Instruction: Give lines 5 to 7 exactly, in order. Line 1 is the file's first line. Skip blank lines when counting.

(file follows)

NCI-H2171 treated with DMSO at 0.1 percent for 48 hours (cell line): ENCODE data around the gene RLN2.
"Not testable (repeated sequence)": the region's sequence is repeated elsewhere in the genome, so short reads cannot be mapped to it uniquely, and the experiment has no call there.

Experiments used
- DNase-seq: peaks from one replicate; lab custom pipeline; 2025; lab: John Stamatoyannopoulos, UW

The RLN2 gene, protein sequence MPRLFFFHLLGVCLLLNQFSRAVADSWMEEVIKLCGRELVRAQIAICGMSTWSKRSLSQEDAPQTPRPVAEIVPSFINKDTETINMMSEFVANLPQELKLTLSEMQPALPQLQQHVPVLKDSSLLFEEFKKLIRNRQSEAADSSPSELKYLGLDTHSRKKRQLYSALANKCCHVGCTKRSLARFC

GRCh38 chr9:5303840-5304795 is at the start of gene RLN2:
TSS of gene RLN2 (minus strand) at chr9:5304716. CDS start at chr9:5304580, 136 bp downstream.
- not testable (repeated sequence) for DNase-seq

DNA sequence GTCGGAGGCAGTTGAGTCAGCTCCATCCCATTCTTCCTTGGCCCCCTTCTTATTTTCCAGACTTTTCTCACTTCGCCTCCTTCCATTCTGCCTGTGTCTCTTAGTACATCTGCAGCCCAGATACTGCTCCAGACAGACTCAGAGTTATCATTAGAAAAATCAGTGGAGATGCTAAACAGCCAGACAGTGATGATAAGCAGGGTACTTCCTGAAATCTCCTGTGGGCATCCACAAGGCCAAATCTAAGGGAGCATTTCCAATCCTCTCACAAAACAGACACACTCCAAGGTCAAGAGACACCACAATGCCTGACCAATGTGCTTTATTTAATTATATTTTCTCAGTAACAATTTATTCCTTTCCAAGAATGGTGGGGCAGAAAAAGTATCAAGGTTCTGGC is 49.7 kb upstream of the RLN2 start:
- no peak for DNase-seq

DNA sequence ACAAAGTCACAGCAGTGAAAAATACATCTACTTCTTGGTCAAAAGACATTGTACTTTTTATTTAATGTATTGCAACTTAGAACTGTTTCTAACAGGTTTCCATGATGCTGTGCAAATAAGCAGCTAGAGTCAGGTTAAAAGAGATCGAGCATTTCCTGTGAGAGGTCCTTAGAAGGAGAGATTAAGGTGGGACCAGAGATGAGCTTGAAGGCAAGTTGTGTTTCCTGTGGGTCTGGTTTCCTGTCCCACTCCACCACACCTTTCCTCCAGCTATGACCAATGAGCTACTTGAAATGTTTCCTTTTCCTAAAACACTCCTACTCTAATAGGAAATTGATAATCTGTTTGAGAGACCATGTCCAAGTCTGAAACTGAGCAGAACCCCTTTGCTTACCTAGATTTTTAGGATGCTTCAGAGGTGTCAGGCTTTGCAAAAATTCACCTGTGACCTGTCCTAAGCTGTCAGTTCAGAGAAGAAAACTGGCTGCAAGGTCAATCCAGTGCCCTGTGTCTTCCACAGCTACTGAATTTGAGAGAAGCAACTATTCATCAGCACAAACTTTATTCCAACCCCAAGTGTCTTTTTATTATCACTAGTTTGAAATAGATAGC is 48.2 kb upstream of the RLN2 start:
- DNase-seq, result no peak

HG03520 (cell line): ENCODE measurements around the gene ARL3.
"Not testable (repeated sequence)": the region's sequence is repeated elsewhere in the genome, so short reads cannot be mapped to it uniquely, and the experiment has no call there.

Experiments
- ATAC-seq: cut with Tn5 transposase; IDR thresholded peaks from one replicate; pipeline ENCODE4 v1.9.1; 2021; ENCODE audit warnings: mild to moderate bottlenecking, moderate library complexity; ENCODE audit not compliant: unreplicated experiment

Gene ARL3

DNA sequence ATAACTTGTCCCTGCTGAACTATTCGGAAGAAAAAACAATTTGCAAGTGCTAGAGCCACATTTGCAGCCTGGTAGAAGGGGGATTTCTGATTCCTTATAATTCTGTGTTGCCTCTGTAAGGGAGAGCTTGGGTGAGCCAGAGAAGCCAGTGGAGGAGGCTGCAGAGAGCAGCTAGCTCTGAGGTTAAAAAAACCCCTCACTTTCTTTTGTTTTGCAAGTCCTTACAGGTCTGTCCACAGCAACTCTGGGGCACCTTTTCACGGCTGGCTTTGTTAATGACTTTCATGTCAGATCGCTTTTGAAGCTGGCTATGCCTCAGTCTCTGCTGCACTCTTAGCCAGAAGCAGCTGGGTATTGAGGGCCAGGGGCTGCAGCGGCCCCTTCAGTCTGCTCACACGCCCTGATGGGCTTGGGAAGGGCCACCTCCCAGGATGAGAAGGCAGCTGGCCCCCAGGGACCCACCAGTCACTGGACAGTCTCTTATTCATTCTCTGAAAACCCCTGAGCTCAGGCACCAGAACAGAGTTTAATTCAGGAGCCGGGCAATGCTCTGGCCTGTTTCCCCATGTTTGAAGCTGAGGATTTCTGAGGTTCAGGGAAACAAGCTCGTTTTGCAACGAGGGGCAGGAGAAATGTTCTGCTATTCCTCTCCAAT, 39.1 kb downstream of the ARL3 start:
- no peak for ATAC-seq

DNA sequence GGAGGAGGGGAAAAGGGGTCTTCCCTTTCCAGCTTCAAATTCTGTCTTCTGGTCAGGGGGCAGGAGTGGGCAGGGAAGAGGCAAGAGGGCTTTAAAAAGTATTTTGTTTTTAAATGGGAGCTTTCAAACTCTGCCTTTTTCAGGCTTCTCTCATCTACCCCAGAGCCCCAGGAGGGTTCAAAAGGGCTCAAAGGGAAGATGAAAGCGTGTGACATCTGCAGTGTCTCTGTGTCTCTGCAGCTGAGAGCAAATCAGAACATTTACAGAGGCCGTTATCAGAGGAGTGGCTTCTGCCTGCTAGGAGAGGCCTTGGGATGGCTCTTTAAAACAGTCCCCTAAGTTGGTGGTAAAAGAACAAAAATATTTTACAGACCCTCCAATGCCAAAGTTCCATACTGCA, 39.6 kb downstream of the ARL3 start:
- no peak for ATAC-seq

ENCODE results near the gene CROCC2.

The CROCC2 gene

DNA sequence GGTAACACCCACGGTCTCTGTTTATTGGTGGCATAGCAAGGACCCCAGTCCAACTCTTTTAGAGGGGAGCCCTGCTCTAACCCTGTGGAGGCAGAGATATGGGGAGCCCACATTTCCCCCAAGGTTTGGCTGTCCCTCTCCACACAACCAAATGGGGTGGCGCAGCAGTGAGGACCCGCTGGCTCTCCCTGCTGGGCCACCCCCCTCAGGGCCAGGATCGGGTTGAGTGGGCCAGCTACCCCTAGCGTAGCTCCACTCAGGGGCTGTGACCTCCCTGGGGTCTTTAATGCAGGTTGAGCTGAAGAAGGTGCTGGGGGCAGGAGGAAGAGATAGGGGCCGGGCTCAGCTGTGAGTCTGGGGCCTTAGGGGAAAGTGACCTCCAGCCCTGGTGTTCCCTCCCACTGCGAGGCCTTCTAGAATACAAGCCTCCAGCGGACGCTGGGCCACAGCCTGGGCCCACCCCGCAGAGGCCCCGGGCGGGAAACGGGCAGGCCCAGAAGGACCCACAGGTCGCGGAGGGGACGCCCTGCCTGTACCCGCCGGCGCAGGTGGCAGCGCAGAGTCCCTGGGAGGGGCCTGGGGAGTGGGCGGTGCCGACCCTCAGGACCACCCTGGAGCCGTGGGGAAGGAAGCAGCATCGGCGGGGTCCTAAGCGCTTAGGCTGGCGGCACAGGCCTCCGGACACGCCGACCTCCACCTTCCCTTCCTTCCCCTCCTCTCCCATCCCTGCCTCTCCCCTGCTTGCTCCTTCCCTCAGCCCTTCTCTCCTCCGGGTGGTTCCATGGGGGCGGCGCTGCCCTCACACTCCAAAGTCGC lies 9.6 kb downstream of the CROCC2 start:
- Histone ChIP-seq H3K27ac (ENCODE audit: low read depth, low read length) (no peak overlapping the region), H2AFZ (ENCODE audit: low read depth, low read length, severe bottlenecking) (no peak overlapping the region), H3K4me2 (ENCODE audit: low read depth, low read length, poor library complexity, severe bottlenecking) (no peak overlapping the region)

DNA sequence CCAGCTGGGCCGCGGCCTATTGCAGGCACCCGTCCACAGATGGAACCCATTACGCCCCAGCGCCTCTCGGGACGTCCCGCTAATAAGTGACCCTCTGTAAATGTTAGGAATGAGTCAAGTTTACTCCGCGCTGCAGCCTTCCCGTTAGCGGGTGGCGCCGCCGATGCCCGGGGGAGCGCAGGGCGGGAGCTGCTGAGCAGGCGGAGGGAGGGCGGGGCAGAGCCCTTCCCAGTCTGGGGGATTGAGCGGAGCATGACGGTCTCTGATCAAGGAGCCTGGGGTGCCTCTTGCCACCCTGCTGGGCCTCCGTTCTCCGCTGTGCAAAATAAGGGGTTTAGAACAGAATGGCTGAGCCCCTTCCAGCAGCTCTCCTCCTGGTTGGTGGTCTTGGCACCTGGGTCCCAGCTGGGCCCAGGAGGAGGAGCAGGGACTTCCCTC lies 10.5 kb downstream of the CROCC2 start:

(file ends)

The RLN2 gene, protein sequence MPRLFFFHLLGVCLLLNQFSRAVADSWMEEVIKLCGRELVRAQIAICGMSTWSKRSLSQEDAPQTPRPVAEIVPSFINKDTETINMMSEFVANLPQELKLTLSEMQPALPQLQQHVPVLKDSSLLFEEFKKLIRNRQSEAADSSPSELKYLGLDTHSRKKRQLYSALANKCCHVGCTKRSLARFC

GRCh38 chr9:5303840-5304795 is at the start of gene RLN2:
TSS of gene RLN2 (minus strand) at chr9:5304716. CDS start at chr9:5304580, 136 bp downstream.